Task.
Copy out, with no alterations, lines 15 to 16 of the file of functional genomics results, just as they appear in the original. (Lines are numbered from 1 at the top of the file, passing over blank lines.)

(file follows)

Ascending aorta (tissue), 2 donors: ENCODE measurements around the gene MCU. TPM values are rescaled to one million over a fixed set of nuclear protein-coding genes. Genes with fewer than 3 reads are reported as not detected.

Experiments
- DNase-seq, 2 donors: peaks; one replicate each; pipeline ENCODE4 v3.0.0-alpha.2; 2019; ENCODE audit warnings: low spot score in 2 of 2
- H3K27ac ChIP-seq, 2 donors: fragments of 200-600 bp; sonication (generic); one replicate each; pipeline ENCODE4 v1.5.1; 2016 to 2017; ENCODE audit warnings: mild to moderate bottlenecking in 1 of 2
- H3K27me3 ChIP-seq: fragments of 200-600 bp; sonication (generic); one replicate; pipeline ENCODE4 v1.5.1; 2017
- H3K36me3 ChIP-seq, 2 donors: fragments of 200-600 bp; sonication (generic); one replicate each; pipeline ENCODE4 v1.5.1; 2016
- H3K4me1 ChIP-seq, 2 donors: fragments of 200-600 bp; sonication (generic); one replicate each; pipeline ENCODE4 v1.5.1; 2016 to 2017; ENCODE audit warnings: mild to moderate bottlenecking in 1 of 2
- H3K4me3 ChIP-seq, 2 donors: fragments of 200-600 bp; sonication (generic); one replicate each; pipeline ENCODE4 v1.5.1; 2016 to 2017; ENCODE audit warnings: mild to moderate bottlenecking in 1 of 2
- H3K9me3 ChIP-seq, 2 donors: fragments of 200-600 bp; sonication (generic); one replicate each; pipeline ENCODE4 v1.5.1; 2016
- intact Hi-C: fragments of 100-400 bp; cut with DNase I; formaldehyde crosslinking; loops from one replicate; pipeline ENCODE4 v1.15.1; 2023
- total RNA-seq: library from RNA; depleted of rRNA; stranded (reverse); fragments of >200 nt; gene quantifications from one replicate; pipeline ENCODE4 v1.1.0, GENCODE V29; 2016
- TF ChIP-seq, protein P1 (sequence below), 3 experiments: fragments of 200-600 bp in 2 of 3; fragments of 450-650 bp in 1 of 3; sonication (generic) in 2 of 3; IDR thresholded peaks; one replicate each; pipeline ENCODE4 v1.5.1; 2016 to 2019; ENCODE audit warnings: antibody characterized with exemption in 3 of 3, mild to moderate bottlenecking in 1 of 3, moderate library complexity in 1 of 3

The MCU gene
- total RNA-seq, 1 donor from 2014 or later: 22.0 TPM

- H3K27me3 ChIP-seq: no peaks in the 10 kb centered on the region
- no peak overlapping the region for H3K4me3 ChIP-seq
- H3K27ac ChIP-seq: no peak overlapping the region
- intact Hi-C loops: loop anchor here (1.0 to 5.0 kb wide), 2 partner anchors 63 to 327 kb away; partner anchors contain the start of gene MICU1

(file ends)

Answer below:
- H3K27me3 ChIP-seq: no peaks in the 10 kb centered on the region
- no peak overlapping the region for H3K4me3 ChIP-seq